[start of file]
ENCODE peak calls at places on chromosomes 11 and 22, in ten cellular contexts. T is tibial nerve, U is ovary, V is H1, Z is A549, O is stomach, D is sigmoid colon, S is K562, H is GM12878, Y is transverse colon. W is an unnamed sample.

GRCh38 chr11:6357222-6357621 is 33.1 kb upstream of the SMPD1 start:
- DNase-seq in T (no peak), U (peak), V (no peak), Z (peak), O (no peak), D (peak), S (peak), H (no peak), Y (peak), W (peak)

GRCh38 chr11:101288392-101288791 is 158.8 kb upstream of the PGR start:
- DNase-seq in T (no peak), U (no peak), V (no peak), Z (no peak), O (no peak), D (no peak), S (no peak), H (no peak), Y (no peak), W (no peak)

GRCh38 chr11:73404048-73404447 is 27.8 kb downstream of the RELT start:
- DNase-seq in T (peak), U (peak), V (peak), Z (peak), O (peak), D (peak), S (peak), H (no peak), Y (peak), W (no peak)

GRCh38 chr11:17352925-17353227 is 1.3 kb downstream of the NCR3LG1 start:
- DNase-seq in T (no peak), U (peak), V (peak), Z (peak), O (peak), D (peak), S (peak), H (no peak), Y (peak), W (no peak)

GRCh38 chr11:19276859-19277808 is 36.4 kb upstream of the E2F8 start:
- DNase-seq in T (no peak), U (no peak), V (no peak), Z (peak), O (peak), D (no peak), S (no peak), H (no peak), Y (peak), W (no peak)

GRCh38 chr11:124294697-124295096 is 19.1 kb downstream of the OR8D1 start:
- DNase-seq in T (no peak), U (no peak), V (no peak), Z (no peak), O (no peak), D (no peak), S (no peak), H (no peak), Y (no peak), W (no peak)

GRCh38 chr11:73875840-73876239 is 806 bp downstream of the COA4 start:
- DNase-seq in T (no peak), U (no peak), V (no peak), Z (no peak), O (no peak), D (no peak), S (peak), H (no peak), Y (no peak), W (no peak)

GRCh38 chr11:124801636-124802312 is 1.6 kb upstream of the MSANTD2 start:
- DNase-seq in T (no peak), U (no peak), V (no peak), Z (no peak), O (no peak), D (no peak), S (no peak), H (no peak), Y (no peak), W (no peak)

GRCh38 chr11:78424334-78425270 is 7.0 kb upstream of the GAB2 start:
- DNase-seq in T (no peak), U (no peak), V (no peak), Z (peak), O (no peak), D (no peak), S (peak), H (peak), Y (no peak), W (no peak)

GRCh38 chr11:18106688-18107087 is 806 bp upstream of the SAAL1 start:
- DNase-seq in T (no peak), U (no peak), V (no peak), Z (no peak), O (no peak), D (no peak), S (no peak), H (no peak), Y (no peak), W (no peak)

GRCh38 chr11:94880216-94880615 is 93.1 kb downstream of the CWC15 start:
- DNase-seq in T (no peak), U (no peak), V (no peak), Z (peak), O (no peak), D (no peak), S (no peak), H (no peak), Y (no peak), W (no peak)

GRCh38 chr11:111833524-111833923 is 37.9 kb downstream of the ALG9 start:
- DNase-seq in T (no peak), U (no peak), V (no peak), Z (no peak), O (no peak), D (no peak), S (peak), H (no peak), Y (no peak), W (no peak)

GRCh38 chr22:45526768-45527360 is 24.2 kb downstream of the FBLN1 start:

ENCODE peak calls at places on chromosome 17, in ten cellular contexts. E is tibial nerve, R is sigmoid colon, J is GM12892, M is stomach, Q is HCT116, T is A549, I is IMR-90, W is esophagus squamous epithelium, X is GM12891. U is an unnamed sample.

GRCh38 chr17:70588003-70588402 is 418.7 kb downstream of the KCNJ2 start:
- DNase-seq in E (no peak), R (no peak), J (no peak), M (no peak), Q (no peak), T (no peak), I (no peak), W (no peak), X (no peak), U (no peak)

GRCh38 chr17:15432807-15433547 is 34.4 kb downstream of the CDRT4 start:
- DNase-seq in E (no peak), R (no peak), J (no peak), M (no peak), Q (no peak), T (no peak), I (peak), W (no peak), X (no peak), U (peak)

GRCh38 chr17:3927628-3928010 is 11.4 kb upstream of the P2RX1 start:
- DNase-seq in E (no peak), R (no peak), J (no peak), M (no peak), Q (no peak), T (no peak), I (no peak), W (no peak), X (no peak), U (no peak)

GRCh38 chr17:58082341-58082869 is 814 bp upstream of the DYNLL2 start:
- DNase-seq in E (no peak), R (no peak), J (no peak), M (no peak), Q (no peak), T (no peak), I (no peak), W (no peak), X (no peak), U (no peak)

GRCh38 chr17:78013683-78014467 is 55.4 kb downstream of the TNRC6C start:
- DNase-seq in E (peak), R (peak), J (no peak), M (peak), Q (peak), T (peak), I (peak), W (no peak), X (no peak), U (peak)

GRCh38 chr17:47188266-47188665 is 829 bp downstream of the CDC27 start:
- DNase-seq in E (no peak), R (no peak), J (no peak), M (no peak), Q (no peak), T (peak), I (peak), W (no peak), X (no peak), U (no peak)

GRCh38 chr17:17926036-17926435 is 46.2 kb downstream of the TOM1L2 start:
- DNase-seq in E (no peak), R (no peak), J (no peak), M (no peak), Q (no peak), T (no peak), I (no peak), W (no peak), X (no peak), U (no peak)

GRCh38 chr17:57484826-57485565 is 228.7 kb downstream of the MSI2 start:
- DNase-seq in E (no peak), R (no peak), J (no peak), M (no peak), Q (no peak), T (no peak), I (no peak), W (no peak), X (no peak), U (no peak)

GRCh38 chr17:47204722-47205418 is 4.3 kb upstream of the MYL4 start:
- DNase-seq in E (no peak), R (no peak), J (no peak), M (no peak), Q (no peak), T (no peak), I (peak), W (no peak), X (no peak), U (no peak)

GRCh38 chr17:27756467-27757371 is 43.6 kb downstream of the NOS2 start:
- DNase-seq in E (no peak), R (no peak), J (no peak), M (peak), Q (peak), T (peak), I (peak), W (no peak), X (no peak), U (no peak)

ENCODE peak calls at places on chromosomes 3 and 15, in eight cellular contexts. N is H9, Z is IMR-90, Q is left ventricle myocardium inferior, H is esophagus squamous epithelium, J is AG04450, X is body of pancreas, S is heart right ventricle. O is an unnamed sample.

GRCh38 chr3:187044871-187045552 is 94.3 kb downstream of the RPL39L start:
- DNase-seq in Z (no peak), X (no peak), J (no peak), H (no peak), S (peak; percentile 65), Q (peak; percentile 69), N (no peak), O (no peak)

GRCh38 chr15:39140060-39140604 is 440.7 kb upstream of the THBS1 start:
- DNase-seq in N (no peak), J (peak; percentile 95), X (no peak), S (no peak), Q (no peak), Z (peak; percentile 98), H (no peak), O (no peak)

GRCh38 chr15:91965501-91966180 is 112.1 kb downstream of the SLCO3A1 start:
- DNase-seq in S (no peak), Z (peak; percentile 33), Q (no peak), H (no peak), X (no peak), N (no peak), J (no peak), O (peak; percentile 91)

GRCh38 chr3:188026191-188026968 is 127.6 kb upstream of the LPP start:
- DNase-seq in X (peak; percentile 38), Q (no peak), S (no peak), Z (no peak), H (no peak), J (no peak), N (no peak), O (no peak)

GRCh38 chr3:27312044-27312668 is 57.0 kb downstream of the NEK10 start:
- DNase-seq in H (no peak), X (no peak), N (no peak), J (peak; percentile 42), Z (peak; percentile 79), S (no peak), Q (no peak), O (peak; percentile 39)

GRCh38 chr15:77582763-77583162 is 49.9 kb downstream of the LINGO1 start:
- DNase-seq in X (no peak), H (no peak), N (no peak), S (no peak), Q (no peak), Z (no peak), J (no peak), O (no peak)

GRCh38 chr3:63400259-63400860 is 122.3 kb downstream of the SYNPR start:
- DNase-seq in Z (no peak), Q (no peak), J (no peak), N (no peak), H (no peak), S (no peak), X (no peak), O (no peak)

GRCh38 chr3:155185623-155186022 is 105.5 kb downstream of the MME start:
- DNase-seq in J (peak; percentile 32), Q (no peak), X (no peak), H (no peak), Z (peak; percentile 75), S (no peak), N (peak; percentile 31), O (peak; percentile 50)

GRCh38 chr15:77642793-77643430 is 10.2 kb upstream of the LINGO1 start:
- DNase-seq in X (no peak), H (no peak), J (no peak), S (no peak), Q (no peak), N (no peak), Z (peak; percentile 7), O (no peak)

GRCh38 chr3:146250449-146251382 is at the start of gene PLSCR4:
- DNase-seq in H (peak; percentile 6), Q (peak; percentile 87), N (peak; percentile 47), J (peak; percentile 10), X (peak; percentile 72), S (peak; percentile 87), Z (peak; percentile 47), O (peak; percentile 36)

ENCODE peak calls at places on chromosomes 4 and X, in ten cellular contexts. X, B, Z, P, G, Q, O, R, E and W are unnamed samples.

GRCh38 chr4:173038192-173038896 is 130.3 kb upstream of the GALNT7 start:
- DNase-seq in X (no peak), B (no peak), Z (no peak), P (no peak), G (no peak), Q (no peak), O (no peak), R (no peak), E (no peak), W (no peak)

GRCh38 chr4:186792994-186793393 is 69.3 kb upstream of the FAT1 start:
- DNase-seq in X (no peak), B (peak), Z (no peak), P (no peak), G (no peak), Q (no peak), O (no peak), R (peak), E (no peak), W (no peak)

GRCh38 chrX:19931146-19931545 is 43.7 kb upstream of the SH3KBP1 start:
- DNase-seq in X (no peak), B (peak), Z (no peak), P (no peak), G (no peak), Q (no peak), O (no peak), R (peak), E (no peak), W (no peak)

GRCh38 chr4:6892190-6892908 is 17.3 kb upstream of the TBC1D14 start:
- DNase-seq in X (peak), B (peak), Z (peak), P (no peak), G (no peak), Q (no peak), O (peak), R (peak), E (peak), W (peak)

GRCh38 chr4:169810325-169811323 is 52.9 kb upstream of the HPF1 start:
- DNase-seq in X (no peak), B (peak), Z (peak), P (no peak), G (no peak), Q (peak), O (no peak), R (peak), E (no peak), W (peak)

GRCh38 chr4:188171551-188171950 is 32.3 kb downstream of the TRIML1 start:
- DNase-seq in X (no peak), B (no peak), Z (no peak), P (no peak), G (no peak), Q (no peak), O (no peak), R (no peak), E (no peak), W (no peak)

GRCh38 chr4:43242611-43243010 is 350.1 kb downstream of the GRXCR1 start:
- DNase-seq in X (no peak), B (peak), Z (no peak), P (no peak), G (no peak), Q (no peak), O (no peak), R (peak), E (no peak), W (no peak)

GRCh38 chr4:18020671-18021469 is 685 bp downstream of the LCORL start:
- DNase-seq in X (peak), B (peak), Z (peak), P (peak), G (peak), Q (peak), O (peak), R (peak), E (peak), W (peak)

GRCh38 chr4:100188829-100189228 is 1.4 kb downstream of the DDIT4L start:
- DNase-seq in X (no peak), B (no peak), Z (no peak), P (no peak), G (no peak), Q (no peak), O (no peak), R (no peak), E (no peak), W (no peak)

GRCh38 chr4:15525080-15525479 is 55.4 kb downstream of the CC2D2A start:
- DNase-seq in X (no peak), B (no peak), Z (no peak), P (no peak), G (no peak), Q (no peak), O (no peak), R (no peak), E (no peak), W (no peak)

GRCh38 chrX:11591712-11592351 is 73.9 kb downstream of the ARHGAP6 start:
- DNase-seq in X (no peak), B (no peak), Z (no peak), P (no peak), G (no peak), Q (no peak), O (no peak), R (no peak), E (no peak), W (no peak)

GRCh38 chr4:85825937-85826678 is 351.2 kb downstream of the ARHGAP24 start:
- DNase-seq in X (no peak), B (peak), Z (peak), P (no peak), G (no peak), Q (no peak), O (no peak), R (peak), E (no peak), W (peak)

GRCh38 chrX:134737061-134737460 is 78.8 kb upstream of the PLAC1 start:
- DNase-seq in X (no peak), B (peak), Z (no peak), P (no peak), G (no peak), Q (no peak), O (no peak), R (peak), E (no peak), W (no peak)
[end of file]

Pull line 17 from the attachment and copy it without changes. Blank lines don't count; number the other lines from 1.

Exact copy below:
- DNase-seq in T (no peak), U (no peak), V (no peak), Z (no peak), O (no peak), D (no peak), S (no peak), H (no peak), Y (no peak), W (no peak)